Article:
JOHNSBURG – The Malueg family moved into the Whispering Ridge subdivision five years ago – and got their first neighbors three years later.
Mike and Michelle Malueg moved their family into the brand-new subdivision in December 2009, about the same time the developer, Saylor and Sons, turned the remaining lots over to State Bank in lieu of foreclosure, according to Michelle Malueg and a letter sent to the family from the bank in April.
Since then, the 75-acre development off Chapel Hill Road has mostly sat in limbo, its roads and landscaping unfinished and most of the remaining lots vacant. One house went up about two years ago and three more are in the works.
“It hasn’t been horrible,” Michelle Malueg said. “It’s not anyone’s fault that the economy tanked and no one wanted to build houses.”
But this year, the bank sold off the rest of the lots, some to people who intend to build a home they will live in and others who intend to resell, Malueg said.
The remaining outlots it will transfer to the newly minted homeowners association, officially established within the past couple week with Mike Malueg as its president.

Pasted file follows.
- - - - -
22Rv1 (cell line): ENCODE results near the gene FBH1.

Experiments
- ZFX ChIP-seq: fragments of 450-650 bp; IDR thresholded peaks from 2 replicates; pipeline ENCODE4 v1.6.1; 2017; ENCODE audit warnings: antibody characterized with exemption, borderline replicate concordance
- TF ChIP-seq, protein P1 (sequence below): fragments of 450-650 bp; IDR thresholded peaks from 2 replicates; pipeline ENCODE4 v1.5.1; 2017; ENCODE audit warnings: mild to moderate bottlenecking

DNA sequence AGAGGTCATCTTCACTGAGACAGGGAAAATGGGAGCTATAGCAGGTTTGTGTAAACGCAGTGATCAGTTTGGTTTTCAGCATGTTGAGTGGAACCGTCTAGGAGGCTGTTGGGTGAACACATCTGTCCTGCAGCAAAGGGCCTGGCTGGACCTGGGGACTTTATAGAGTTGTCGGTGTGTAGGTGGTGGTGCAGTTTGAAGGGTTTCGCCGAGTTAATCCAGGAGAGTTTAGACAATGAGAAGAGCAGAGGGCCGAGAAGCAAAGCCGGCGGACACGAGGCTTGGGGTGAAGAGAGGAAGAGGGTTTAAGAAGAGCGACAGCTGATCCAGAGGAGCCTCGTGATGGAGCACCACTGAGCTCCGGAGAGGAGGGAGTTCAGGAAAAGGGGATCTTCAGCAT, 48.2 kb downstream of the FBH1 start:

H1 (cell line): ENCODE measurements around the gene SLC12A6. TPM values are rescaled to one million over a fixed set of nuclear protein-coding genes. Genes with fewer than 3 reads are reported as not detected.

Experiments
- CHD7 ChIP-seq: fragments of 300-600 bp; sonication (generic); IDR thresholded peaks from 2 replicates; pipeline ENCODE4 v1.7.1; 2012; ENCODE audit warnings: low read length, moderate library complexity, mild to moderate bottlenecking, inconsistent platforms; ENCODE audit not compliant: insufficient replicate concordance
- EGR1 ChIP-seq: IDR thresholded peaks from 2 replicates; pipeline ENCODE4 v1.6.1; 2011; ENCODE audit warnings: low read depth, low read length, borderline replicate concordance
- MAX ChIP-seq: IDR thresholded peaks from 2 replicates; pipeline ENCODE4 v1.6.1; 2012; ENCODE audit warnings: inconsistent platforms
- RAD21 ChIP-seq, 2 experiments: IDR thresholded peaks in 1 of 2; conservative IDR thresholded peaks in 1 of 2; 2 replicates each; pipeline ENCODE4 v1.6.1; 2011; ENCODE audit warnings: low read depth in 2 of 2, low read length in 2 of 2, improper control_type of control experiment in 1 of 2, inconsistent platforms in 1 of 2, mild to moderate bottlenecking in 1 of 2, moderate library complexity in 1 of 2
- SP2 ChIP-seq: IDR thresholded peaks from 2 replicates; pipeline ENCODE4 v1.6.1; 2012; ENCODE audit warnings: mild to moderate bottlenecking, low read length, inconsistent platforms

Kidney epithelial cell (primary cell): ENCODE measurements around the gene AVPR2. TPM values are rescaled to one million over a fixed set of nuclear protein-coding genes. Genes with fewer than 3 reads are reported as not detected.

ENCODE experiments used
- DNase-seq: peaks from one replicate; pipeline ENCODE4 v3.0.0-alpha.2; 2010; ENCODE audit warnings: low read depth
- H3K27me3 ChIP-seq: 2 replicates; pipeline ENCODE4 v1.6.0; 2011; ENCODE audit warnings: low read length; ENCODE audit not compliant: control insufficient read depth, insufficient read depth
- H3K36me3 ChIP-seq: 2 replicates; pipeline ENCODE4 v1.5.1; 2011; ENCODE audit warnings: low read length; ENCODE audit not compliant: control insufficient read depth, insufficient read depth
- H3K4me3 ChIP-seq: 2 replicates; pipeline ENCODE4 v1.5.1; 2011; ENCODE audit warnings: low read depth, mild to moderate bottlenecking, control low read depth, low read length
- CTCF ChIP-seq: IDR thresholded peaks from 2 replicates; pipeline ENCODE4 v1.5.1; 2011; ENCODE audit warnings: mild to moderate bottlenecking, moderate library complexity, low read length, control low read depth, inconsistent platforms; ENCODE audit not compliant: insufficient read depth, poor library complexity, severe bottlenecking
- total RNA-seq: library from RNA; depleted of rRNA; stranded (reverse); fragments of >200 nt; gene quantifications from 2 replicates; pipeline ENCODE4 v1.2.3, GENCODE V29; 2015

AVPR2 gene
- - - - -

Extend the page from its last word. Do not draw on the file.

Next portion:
The association will be responsible for mowing the common areas and plowing in the winter, something the bank has been taking care of for the past five years, according to the letter.
But the village of Johnsburg is arguing that State Bank’s responsibility isn’t over.
In a complaint filed Thursday, the village argued that when the bank took ownership of the development, it also took on the developer’s obligations, which include putting the final grade on the roads and completing the landscaping, according to a news release from the village.
“State Bank’s refusal to complete the improvements is an effort to place the cost burden squarely on the residents of Johnsburg, which is completely unacceptable,” village President Ed Hettermann said in the release.
Village Administrator Claudett Peters and village attorney Rich Flood were unavailable for comment Friday. The complaint was also not available through the McHenry County Circuit Clerk’s Office.
Due to this, the Northwest Herald was unable to get a hold of State Bank.
Hettermann said the legal action came after several attempts by the village to handle the issue out of court.